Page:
Here's the story ... of a man named Brady, an architect widower with three sons: oldest Greg, middle son Peter and youngest Bobby. He meets and marries Carol, with three daughters of her own: oldest Marcia, middle girl Jan and little one Cindy. Tending to them is a wacky maid named Alice. They all live in a four-bedroom, two-bathroom house in the Los Angeles suburbs. The story lines deal with boy problems, sharing bathrooms, lost hamsters, the occasional football to the nose, and attempts at pop music stardom.
This sitcom defines the "golly gee" wholesomeness of 1950s and `60s TV, where dad Ward Cleaver always gets home in time for dinner, mom June cleans the house wearing a dress and pearls, and kids Wally and the Beav always learn a lesson by the end of the episode. Wally's friend, Eddie Haskell, causes trouble while kissing up to Mr. and Mrs. Cleaver.
Two black kids from Harlem, Arnold Jackson and older brother Willis, are welcomed into the family of wealthy New York businessman Philip Drummond when their mother, his housekeeper, passes away. The two brothers become part of the Drummond family and learn various lessons about life.
A widowed mother and her five kids form a band and make a hit record, then travel around the country in a groovy school bus. The comedy contrasts life on the road with the cozy suburban life they return to after the show is over. There's feel-good music, hapless adults, scheming kids and heartthrob teens thrown in for good measure.
Divorced mother Ann Romano moves to Indianapolis with her daughters, rebellious Julie and wisecracking Barbara, where she struggles to raise the teens on her own. Ann tries to maintain a balance between being a career woman and caring for the girls, who she wants to be able to offer the independence she never had as a young woman. Schneider, the building's quirky superintendent, is a frequent visitor to the Romanos' apartment, where he offers the family his usually-unwanted advice on various topics. As the series progresses and Julie and Barbara get older, they head off into the workforce and start their own marriages, and Ann continues to mend her relationship with ex-husband Ed.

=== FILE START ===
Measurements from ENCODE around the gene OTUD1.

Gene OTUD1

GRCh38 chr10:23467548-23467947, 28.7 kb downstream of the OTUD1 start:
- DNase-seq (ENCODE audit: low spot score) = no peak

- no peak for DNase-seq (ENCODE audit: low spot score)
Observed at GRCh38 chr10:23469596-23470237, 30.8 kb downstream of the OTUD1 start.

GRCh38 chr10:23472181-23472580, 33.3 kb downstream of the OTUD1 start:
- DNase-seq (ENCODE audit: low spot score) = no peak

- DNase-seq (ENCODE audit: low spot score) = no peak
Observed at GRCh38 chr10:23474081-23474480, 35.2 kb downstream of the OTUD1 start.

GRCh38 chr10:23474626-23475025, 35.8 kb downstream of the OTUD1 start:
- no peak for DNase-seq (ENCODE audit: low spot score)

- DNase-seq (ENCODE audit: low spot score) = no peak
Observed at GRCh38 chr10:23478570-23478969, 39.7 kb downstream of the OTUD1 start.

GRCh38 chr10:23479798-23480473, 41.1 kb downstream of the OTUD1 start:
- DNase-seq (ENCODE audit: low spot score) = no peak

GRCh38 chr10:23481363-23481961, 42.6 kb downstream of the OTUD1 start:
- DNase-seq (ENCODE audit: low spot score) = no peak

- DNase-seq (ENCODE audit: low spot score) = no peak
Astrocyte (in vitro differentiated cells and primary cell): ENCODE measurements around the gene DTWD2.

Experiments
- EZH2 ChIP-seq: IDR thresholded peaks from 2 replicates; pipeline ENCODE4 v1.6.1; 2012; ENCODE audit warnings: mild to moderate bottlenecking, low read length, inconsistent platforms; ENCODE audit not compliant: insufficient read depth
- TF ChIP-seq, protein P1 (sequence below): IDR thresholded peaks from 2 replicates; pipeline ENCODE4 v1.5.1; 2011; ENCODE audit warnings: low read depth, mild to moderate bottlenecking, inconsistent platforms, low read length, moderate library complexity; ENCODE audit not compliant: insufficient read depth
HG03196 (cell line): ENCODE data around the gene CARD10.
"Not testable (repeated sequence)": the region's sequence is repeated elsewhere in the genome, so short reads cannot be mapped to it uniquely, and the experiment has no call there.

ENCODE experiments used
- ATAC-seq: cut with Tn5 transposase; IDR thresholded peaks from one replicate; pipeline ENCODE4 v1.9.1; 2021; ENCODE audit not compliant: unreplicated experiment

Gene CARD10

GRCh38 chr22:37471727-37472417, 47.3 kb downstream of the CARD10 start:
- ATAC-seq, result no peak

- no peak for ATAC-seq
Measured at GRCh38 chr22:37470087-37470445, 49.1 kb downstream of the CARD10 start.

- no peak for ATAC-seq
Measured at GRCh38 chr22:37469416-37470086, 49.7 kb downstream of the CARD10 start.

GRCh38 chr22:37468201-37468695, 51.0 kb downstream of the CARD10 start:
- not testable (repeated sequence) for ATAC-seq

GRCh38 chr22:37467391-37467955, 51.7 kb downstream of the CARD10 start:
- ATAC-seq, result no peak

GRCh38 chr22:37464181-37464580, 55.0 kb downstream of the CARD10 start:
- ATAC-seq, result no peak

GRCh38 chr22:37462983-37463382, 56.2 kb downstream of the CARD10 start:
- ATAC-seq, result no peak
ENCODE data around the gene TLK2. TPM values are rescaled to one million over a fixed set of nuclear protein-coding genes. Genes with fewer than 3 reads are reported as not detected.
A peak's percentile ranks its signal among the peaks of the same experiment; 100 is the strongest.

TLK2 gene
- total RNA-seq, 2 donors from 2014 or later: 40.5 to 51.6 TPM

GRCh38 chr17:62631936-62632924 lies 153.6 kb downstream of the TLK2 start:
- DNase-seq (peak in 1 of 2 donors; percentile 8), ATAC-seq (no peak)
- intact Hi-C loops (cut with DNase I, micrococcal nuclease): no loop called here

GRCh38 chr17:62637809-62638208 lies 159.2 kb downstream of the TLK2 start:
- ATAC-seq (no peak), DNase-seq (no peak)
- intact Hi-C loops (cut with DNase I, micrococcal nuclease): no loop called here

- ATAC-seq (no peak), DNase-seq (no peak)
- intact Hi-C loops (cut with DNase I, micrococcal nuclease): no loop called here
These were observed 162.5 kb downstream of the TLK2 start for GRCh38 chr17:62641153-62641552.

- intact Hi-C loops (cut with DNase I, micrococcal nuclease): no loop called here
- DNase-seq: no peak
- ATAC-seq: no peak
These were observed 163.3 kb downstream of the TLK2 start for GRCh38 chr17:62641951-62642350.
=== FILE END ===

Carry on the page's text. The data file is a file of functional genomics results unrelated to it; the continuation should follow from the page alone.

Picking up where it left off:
This series follows the Clampett family from the Ozarks to posh Beverly Hills after they strike oil and become millionaires. Banker Mr. Drysdale tries to keep them from foolishly spending their newfound wealth, and he also tries to "civilize" them -- usually succeeding in making a fool of himself in the process.
The family at 1313 Mockingbird Lane is a little... different. Dad Herman looks like Frankenstein's monster; mom Lily and her dad, Grandpa, are vampires; and son Eddie is a werewolf. Poor Marilyn, their niece, is the odd one out -- she's just a normal girl. And the family doesn't like to call attention to her unfortunate looks.
Maxwell Smart, a.k.a. Agent 86, works for CONTROL, a Washington, D.C.-based counterintelligence agency. Totally inept as a secret agent, Smart can barely use the gadgetry the agency provides him (including a phone embedded in his shoe). Nevertheless, he and his fellow agents always seem to thwart the operations of KAOS, an organized crime outfit dedicated to evil. Agent 99 is Smart's smarter partner, a resourceful agent who eventually marries her bumbling cohort. Smart and Agent 99's boss is a man known only as The Chief.